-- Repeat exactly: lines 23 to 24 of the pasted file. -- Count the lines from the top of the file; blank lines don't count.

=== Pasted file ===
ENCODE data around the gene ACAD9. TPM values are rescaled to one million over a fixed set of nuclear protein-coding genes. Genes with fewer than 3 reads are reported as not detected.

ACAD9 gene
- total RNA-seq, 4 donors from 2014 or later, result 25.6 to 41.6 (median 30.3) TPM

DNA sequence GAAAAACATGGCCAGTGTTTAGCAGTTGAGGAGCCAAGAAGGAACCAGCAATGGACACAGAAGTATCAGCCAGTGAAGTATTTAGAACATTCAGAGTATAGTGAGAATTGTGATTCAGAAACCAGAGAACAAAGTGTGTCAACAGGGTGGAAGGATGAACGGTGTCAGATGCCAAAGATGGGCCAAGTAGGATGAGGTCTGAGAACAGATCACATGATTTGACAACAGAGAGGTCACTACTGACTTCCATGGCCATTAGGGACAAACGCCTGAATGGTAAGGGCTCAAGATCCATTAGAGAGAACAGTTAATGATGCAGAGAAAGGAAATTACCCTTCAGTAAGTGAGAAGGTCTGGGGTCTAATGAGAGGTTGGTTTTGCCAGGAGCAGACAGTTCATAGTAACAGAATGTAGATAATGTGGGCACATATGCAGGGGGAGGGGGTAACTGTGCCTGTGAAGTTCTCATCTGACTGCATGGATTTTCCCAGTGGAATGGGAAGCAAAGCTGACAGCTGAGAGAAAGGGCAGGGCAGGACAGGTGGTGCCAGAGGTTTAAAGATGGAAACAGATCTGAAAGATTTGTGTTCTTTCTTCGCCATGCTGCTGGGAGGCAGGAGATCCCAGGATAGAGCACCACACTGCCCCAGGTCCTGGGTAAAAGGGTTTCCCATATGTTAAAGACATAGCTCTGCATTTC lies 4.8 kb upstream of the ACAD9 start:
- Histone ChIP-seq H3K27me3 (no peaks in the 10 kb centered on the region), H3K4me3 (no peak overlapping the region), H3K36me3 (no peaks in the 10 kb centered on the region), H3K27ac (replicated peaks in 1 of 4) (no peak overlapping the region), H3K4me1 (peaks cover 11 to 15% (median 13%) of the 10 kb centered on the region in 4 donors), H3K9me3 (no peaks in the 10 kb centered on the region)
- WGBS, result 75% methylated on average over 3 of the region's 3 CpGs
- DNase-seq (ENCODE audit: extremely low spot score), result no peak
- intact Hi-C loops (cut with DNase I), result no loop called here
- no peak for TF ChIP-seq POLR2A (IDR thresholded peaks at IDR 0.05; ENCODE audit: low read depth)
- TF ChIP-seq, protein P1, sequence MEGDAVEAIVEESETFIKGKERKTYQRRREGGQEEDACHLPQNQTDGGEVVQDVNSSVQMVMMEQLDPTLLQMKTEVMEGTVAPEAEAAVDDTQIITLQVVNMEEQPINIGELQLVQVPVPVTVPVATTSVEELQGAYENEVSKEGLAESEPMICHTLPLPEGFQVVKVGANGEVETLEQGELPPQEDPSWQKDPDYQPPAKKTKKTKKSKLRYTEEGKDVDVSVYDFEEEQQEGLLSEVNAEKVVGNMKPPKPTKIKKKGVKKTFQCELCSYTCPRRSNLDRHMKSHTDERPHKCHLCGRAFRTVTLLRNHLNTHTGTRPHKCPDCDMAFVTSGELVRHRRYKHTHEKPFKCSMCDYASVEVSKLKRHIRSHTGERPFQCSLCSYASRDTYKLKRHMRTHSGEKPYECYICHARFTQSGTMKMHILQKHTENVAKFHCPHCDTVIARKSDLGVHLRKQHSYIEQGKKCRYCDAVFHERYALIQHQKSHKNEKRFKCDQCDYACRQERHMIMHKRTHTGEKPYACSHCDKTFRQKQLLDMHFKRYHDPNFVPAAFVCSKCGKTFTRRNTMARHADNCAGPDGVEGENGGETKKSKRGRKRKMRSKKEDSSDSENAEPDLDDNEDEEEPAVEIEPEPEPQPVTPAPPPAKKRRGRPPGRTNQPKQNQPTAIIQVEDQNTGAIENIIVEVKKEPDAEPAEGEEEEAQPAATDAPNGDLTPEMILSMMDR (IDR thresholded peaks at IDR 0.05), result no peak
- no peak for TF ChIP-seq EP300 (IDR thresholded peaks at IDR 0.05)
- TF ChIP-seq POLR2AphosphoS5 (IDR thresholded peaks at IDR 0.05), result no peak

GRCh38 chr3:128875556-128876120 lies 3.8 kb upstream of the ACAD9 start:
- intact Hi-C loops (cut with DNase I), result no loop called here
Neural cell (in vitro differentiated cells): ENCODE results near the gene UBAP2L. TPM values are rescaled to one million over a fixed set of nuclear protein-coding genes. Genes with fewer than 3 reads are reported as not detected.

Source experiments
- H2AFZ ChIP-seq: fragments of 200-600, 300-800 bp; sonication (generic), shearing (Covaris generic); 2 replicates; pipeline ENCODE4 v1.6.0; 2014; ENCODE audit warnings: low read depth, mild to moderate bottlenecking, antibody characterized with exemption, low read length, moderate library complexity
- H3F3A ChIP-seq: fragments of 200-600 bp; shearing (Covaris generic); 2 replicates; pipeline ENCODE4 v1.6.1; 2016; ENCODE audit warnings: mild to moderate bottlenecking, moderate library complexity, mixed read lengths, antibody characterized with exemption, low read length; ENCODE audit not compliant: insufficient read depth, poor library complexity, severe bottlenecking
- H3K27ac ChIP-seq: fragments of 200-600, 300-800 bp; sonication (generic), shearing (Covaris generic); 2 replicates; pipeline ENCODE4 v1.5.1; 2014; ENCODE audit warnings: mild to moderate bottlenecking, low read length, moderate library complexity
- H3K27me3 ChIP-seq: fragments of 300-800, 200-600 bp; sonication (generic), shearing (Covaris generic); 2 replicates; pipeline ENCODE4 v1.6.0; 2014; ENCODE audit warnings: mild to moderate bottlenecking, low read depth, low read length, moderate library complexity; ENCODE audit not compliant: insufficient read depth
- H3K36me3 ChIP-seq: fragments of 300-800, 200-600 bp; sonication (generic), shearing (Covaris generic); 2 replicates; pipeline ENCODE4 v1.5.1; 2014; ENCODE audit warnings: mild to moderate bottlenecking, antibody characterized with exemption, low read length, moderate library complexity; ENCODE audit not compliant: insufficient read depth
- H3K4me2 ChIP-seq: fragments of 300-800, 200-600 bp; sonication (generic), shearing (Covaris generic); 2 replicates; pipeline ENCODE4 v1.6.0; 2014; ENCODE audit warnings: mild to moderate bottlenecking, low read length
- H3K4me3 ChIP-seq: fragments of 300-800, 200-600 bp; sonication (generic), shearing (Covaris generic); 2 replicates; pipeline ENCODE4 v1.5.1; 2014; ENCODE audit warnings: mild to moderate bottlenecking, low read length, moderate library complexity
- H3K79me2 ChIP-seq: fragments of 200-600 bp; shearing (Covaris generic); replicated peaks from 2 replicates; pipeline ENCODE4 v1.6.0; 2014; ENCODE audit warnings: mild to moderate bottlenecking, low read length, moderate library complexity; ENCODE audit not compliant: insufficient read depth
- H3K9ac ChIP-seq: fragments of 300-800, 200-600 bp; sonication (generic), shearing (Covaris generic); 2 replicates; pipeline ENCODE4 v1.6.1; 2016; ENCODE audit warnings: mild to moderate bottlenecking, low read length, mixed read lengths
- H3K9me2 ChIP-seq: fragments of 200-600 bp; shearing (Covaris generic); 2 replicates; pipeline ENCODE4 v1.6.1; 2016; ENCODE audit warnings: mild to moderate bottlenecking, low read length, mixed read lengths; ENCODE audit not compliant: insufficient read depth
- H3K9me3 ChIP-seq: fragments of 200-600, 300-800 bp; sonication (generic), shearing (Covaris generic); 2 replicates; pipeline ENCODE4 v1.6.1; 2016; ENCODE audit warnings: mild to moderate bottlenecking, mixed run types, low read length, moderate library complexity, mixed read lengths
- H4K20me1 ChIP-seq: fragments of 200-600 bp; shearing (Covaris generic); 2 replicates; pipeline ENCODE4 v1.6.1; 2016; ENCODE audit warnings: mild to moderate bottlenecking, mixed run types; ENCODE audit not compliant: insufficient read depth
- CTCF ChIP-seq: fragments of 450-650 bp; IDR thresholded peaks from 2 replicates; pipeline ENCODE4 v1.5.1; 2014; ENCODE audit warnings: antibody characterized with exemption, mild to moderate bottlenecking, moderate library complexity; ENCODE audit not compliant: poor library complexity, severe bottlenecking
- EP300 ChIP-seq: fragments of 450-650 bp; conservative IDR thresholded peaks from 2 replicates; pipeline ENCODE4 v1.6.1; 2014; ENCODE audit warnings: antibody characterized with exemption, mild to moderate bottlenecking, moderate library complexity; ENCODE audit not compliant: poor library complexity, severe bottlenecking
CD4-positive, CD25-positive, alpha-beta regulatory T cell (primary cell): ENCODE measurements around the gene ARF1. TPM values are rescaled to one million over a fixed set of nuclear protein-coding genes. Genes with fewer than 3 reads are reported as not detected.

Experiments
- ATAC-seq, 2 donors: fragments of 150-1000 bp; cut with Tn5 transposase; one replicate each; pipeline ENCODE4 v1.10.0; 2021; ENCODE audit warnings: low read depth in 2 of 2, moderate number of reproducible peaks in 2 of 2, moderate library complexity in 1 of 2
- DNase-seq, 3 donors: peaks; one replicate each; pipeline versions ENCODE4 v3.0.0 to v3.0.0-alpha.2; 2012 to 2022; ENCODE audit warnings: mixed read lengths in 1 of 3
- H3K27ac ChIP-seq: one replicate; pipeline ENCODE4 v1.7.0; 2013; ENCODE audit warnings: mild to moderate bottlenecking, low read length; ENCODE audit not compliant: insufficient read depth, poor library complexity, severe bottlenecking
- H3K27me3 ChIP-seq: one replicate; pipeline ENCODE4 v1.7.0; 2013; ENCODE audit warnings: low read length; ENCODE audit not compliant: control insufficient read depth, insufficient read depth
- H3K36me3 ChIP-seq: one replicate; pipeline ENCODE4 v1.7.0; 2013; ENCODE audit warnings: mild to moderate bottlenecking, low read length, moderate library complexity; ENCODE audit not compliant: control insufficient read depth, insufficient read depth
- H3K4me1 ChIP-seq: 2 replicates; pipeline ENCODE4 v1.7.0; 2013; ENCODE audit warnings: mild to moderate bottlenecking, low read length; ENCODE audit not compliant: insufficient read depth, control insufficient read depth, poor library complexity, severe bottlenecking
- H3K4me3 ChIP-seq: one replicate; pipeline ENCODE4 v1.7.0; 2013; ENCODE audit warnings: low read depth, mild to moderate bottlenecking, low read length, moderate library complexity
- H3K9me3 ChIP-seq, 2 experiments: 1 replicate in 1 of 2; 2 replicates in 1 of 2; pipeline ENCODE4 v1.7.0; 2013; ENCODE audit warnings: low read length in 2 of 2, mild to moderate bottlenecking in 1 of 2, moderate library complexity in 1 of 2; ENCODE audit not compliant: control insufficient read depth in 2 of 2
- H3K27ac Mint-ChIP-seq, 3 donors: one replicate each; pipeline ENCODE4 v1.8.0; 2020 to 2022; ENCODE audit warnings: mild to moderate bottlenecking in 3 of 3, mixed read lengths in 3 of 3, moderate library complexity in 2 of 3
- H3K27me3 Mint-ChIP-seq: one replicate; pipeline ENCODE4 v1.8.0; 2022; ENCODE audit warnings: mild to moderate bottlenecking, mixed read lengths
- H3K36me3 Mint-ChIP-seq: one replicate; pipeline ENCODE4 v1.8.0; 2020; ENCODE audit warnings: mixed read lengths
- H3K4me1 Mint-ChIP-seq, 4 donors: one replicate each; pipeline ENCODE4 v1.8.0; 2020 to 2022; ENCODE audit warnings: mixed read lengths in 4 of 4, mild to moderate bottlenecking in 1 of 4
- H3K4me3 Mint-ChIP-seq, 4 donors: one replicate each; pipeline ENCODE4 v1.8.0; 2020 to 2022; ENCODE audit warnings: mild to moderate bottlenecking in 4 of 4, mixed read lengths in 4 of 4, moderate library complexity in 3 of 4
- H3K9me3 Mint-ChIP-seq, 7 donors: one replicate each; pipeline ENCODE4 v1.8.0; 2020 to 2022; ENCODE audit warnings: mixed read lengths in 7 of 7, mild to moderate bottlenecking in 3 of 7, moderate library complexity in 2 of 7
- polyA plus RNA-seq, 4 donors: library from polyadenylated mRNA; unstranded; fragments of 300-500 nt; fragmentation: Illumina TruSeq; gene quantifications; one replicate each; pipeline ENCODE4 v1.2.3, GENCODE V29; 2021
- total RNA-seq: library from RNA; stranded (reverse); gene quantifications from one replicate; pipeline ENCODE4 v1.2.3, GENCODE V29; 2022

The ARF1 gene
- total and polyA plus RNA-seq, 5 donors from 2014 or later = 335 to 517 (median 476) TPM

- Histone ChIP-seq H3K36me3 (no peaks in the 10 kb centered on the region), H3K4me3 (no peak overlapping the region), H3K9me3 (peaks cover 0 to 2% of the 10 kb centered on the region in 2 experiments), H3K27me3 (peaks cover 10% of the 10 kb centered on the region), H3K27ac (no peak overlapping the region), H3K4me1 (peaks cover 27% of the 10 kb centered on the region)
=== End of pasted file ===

- H3K4me3 ChIP-seq: fragments of 300-800, 200-600 bp; sonication (generic), shearing (Covaris generic); 2 replicates; pipeline ENCODE4 v1.5.1; 2014; ENCODE audit warnings: mild to moderate bottlenecking, low read length, moderate library complexity
- H3K79me2 ChIP-seq: fragments of 200-600 bp; shearing (Covaris generic); replicated peaks from 2 replicates; pipeline ENCODE4 v1.6.0; 2014; ENCODE audit warnings: mild to moderate bottlenecking, low read length, moderate library complexity; ENCODE audit not compliant: insufficient read depth